I was inspired by Cindy’s QR Code Scavenger Hunt ever since I first read it and realized I could use the iPads that I didn’t know what to do with. I really liked her idea of having the QR codes output plain text, but I quickly realized that this wouldn’t work for a geometry activity.
I finally decided to do this as a final pre-STAAR review activity that would get us out of the classroom, and would let us review without using a packet of worksheets. I apparently also lost my sanity and decided that I wanted to have each answer choice be a separate location with its own URL (and I wanted to have 15 questions). Since everything was going to be done through the QR codes and a spare WordPress site, that’s 15×5=75 separate QR codes and blog entries. **sigh**
The next step in my madness was the inspiration of using locker numbers to handle the 75! locations I needed. This meant I had to wander around the whole school figuring out which locker numbers were where. Once I thought of the lockers, I thought it would be cool if, on the locker with the correct answer, the students could open the locker and find a token to bring back. Time to contact the assistant principal in charge of the lockers to find out combinations to 15 lockers. She ended up just letting me borrow the notebook — yay!
Now the work began. I actually used the random number generator on my TI-84 to randomize locker locations (I assigned each main block of lockers a number), and then created a spreadsheet for the question and answer choices locker numbers. I used my trial version of Kuta to create the 15 questions. I then scanned the document (since it won’t let you save as a PDF on the trial version) and then created blog entries for each question, incorrect answer, and correct answer (including the combination to the locker). This gave me URLs that I could paste into the QR generator, which I then copied and pasted into a Word document (one page per question).
The afternoon before the hunt, I went around the building with my QR codes and my tokens. Copying Cindy, I also made Hall Passes for each of my students, as well as worksheets for them to use to show their work (no credit for the token without the work).
How did it go?
- The kids got into the idea of the scavenger hunt, and once they figured out the locker thing, they all worked pretty well (I put them in teams of two).
- My codes created a lot of buzz around the school. I had at least three non-math teachers come up to me and ask me about my scavenger hunt — they had scanned the QR codes and saw my name.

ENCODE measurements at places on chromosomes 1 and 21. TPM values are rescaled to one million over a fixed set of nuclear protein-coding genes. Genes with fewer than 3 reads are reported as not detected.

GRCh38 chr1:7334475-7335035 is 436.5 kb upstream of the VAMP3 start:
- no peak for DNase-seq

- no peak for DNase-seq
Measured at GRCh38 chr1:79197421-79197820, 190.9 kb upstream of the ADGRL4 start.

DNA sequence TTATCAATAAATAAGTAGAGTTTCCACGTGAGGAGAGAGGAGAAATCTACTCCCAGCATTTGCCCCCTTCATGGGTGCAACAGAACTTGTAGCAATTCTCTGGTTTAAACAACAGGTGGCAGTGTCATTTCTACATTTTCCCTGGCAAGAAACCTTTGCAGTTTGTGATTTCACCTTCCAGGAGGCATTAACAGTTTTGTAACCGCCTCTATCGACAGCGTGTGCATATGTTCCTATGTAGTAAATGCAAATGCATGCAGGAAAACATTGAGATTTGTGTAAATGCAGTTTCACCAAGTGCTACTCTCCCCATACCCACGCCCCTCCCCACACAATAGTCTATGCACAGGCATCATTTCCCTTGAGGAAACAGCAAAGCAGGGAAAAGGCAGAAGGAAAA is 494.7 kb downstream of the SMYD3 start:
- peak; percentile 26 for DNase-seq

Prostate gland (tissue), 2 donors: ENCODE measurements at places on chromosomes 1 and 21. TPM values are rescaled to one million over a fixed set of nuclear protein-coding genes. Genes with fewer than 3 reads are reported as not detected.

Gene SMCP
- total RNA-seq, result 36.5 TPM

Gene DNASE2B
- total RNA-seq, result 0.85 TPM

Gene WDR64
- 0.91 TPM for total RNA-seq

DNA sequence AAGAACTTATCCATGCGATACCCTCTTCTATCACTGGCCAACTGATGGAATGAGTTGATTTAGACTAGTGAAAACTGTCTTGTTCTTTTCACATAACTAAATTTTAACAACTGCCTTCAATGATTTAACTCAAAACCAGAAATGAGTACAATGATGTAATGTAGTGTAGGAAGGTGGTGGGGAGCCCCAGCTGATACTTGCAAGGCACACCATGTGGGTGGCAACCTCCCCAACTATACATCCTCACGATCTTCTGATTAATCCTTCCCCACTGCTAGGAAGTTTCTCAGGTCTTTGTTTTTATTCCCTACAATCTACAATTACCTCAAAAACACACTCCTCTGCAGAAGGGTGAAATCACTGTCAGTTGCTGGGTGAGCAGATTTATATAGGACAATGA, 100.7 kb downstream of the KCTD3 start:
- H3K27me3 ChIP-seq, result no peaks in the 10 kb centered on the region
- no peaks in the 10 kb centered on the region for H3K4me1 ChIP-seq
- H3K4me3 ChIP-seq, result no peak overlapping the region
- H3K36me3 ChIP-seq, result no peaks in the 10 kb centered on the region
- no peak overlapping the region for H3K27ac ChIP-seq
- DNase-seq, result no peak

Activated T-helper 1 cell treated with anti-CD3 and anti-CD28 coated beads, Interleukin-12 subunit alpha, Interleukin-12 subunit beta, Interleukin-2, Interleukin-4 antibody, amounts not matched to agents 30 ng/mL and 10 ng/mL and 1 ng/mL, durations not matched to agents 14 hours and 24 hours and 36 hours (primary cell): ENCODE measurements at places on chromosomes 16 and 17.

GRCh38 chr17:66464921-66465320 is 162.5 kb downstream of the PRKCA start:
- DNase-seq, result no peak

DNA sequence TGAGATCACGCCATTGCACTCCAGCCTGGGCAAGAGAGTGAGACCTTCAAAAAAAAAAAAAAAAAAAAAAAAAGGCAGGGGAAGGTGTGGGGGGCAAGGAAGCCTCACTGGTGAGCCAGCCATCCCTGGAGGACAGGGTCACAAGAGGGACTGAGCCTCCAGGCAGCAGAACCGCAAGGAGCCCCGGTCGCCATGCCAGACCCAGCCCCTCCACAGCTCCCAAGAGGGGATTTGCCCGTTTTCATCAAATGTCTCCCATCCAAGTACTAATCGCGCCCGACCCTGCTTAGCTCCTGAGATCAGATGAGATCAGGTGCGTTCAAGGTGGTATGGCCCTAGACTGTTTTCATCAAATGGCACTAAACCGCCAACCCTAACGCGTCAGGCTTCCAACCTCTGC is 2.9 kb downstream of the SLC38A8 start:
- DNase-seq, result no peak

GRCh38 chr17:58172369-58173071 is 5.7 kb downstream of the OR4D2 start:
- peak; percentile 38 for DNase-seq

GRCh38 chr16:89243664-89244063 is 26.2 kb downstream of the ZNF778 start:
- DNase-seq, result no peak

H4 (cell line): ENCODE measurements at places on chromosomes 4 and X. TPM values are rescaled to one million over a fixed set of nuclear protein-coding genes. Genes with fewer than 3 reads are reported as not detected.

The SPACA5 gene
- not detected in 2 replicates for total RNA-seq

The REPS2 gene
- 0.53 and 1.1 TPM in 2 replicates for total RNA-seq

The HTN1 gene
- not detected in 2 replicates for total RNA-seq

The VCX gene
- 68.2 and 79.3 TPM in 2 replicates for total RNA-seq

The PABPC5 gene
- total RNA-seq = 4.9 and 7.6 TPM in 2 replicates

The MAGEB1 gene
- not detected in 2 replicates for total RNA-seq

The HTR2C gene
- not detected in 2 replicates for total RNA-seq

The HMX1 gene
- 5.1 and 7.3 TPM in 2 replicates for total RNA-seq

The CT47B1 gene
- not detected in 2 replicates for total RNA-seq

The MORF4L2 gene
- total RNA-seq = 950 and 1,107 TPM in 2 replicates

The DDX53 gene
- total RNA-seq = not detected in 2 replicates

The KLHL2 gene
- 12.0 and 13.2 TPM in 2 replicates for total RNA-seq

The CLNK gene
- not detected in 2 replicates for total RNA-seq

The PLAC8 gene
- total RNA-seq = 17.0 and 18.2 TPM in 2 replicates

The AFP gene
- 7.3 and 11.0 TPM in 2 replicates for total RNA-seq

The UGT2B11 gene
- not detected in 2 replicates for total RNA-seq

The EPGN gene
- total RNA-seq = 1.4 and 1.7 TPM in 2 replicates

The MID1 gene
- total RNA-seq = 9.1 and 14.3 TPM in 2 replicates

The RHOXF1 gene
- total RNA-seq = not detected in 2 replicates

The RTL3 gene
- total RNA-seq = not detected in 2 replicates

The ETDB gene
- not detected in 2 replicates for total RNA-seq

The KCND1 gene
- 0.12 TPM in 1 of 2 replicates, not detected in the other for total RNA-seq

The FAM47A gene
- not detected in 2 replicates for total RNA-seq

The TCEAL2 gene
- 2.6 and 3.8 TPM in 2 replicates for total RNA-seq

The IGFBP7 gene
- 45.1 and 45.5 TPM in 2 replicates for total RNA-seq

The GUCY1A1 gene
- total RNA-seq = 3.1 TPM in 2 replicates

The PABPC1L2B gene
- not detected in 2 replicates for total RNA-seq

- I was especially pleased that my principal found a group that was working on a problem, and they told him that they really liked the activity.
- Considering I had 75 codes around a building with 2800 students wandering around, I only found 4 codes that were torn down. Even more important, none of the lockers with tokens were messed with.
- It was also useful for my students (who are all sophomores) to see parts of the building they may not have seen before, since I used every bank of lockers in the school.
- Students could use their phones as well as the iPads, which made a nice division of labor.
- Out of the 15 problems I created, the most any team completed was 5. I think next year, assuming I do this again, I will group the questions and answers closer together so students have time to answer more questions. In principle, it makes sense to spread things out so students are less likely to just scan codes, but as big as our school is, it just may not be practical.
- I had to double-check all of the codes on the second day because of other students’ messing with my codes. Yes, it was only 4, but I still had to check all 75.
- I had forgotten until the morning of the hunt, but one of my girls had torn ligaments in her knee. Oops! She managed to make about half of the problems, but then she had to sit down.
- Teenager drama — “I don’t want to work with her any more; she’s a b****!”
- I was exhausted! One evening running around the school preparing things, two days running around the school monitoring students, and then going around taking down all of the codes and retrieving all of the tokens.
Overall, however, the good things definitely outweighed the bad. I think that now that I have the process in place, I will probably do this again next year.